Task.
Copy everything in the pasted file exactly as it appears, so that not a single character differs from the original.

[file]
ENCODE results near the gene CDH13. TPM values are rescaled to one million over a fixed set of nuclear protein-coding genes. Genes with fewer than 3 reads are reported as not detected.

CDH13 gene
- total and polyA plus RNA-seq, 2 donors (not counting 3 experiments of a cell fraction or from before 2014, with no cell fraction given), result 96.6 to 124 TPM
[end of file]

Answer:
ENCODE results near the gene CDH13. TPM values are rescaled to one million over a fixed set of nuclear protein-coding genes. Genes with fewer than 3 reads are reported as not detected.

CDH13 gene
- total and polyA plus RNA-seq, 2 donors (not counting 3 experiments of a cell fraction or from before 2014, with no cell fraction given), result 96.6 to 124 TPM